Magazine article New Internationalist

What Is the Right Response to the Ebola Crisis?

Magazine article New Internationalist

What Is the Right Response to the Ebola Crisis?

Article excerpt

'NGOs are taking over the health services. Médecins Sans Frontières (MSF) and the Red Cross were winding down here since the war. But now those organizations are back running services. There's a danger that if we invest only in NGOs we'll restore a situation where the NGOs run the health system for a couple of years and then leave. We're turning the clock back to what we were trying to get away from: a pop-up NGO, aid-run system, ratherthan a strong, government-led health system run and led by Sierra Leoneans.

'We need massively more support from the international community to strengthen government hospitals, so that normal services can continue and staff can be safe and not die. We need to keep staff confident to make sure patients keep getting a good quality of care. We don't want to create a parallel NGO structure.

'We need NGOs to be willing to work in government hospitals and a lot of them are afraid.'

We invited MSF to respond. They said:

'Dr Johnson is quite right to say that, more than 10 years after the end of the war, the health system in Sierra Leone should have been getting back on its feet under the leadership of the government, with external support.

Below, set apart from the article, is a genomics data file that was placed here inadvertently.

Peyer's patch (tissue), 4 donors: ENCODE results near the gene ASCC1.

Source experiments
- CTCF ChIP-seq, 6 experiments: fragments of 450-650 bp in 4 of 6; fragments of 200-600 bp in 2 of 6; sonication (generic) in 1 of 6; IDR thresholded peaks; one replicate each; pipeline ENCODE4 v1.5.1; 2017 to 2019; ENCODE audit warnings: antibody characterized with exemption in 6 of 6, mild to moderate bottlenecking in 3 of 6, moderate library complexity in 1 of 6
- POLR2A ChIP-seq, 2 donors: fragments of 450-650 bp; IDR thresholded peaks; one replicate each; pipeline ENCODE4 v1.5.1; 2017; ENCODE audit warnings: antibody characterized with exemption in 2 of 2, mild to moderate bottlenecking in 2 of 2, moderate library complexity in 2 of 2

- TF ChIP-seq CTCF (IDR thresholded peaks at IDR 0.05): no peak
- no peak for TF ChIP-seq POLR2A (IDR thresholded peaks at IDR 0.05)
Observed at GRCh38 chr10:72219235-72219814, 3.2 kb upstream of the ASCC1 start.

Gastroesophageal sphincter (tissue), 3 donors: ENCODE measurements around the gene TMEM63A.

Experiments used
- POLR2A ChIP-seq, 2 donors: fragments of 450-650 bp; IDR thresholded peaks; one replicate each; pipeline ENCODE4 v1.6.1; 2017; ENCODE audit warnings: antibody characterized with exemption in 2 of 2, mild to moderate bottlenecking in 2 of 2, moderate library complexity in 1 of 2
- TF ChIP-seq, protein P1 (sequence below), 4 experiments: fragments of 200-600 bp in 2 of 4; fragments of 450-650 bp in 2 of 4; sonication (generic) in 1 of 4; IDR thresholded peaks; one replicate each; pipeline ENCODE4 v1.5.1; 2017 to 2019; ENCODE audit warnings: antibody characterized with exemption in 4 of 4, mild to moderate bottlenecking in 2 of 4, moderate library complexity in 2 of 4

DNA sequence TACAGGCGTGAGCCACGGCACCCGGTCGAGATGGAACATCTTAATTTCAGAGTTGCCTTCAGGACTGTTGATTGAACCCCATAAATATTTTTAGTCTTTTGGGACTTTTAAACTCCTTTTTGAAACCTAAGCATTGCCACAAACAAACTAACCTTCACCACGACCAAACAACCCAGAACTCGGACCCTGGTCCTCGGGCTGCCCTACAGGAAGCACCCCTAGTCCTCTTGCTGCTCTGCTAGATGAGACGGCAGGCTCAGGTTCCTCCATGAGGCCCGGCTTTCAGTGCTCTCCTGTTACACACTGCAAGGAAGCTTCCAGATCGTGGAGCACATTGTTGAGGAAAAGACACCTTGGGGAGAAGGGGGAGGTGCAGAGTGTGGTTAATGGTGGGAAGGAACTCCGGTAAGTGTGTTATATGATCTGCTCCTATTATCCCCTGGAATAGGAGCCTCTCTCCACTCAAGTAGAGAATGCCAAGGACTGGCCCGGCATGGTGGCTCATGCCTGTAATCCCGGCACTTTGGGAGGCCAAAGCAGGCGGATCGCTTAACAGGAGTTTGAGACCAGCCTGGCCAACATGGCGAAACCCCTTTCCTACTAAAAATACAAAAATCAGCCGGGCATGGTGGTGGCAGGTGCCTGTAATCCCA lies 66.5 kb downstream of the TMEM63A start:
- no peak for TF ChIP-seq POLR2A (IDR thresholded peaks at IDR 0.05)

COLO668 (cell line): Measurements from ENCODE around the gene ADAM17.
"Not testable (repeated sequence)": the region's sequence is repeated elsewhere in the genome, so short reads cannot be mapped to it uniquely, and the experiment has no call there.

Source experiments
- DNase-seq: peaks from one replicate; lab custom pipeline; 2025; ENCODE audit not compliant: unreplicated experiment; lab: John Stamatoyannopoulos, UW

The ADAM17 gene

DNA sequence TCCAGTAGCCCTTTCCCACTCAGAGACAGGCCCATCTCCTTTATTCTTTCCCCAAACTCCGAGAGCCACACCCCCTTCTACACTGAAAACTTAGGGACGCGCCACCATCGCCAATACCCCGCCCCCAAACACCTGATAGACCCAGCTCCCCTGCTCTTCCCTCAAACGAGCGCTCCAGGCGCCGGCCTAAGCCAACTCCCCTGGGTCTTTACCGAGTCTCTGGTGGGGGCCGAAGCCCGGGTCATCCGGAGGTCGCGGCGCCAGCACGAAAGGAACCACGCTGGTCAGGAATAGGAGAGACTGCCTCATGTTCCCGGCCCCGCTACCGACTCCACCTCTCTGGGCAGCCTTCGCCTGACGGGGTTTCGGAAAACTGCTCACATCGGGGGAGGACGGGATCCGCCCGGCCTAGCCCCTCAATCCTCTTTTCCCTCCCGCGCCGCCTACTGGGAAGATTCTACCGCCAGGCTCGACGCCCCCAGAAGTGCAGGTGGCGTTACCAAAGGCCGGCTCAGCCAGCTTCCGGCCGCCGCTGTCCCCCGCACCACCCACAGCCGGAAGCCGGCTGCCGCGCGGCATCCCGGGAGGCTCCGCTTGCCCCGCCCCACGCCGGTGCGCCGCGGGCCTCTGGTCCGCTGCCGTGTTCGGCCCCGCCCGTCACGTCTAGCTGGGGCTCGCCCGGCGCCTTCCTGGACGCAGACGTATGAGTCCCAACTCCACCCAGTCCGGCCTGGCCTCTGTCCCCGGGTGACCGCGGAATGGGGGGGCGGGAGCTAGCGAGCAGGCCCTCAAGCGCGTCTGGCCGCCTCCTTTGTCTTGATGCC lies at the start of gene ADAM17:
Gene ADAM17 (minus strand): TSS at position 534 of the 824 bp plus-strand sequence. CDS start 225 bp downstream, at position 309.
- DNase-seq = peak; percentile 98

'The health system had been slowly improving over recent years, though serious weaknesses remained, not only with low staffing but also low morale, weak management and lack of basic materials like gloves and disinfectants. Nevertheless, the country was clearly in a phase of development rather than acute emergency. Before the latest Ebola crisis, Médecins Sans Frontières, which focuses on emergencies, was getting ready to hand over our last project in the country. We had been working for over 20 years across the country, including through some of the most bitter fighting. We were reducing our activities and only providing paediatric and maternity care in a dedicated hospital.

'Then Ebola arrived and changed everything. We immediately stepped up our activities in Sierra Leone to respond to this crisis, and set up specialist treatment centres. Ebola requires strict protection measures and discipline to avoid health facilities becoming sources of contamination or even fuelling the epidemic. Ebola management centres are best kept away from general health services, to avoid intra-facility contamination, so MSF is now operating two stand-alone units in Bo (35 beds) and in Kailahun (80 beds).

'The Ministry of Health, supported by WHO, is planning to set up about 20 more specialized centres. …

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